5. Please tell us how you found your time teaching at Glass Point during the Visiting Artists workshop ‘Connected Drawings?

I had a wonderful time teaching at Glass Point in Riga! I wish I could be back in Latvia again in summer soon. We didn’t have a large group of students, but it gave me a lot of time to get to know them better. Especially considering the students are all from different backgrounds. It was truly fascinating to see how they come up with an idea through random drawings, then connect them together, and eventually form an approachable idea for their glass works.

6. What was the concept behind the class?

To have the student not only focusing on glass techniques, but more on what they really want to express. Drawing or doodles usually show our interests quite genuinely. I wish the class could help the student discover more information from their daily drawings, then gradually extend them to glass and other materials.

'Waiting For The Awakening'

'Ordinary days'

7. What do you think you offer to teaching programs?

A narrative approach to the glass.

How we can edit the visual languages that we are familiar with, to form an artwork that carries a story behind.

8. How do you benefit from your time teaching students?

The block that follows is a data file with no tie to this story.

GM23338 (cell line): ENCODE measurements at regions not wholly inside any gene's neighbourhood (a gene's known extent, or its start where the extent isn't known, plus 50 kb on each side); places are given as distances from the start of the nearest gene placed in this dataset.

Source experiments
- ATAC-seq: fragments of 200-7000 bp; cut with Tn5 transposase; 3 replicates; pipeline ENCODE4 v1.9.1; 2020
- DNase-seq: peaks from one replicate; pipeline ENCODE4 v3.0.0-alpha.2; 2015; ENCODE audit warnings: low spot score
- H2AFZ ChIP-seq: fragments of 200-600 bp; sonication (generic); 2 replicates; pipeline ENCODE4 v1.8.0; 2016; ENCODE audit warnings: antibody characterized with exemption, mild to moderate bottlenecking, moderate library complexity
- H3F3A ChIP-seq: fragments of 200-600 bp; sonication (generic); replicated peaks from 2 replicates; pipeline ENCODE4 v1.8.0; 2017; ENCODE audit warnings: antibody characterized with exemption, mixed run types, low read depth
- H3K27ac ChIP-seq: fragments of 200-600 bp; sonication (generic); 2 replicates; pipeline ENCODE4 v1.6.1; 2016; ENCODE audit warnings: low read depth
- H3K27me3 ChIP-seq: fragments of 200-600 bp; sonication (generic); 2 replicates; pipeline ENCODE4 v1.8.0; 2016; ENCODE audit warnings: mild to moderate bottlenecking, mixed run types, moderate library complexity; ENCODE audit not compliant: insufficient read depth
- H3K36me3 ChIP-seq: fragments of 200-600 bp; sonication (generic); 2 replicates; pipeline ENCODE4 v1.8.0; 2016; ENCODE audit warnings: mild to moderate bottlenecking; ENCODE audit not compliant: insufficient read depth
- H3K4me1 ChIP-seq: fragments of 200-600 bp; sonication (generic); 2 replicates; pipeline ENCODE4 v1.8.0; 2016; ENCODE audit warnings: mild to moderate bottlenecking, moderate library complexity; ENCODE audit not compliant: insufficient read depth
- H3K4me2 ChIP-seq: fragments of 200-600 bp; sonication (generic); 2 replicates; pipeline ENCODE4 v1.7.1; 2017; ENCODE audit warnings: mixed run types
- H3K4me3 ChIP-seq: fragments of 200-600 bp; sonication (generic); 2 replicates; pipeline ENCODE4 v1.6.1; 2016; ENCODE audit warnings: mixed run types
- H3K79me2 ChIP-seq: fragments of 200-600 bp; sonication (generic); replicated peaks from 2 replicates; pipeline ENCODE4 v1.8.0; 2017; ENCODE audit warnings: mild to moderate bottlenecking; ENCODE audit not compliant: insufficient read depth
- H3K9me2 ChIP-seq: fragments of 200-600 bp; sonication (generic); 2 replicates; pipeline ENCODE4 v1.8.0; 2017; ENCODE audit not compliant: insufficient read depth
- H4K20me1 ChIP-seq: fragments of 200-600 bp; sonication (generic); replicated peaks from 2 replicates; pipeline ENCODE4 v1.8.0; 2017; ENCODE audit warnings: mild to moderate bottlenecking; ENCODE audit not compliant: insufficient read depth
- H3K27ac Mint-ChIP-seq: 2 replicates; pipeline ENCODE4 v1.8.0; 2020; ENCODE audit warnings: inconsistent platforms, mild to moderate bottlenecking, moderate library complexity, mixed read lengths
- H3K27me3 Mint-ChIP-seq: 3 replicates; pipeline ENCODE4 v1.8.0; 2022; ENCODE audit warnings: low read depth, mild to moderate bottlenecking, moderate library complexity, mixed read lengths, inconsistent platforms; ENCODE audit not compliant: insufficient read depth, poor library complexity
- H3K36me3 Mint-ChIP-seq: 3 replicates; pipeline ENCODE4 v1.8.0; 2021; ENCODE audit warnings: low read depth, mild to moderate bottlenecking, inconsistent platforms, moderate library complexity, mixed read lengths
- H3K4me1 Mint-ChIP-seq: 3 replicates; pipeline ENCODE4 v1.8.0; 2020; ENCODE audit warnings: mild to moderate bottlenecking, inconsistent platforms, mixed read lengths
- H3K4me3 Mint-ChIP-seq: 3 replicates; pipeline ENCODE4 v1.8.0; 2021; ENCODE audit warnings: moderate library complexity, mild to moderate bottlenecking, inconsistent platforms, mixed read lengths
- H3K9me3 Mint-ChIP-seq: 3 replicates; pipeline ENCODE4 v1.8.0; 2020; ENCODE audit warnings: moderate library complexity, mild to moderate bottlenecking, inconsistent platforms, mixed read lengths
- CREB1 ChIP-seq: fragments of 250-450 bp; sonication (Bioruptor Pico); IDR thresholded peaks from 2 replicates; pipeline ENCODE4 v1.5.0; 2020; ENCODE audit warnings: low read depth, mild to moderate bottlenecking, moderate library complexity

It was my first time in Latvia. The landscape, the language, and the culture… Everything was so intriguing to me. I really enjoyed my time with the students, especially through chatting outside of discussions that were related to work. The cultural exchange helps us to understand each other, it benefits us all in every way.

9. You were also able to spend some time at North-lands Creative and participate as a guest speaker at the Glass Nexus Forum in 2018. Please tell us about your time there.

It was my honor to participating in the Glass Nexus Forum in 2018. After the GAS conference in Murano, Italy. I found the smaller symposium scale of North Lands Creative was very comfortable and inspiring. I enjoyed my time as a speaker and also being part of the audience. I especially appreciate that all the attendees could have more time to spend together, to continue the conversations after the talks, which was really nice.

10. What advice would you give artists considering applying for opportunities on the ISGNE project?

Amazing opportunity! Please work hard and try your best to apply for it!

Du_One Day

'One Day'

11. How have you been during the months of quarantine? How is the artist community in China dealing with this unsettling situation?

The situation in most of the cities in China was resumed in March. The public events and venues were slowly reopened under a very cautious guide.

Beijing, where I am currently based, unfortunately, had a second wave in May. Exhibitions were paused and the studios where I fired my works were closed till late July. I donated my works to charity auctions twice during the lockdown to help with the art and other communities. And I believe many other Chinese artists were doing the same. That’s probably the way we could contribute to our society.

Things were slowing getting better after July in Beijing. Now people are working extra harder to make up for the time we lost.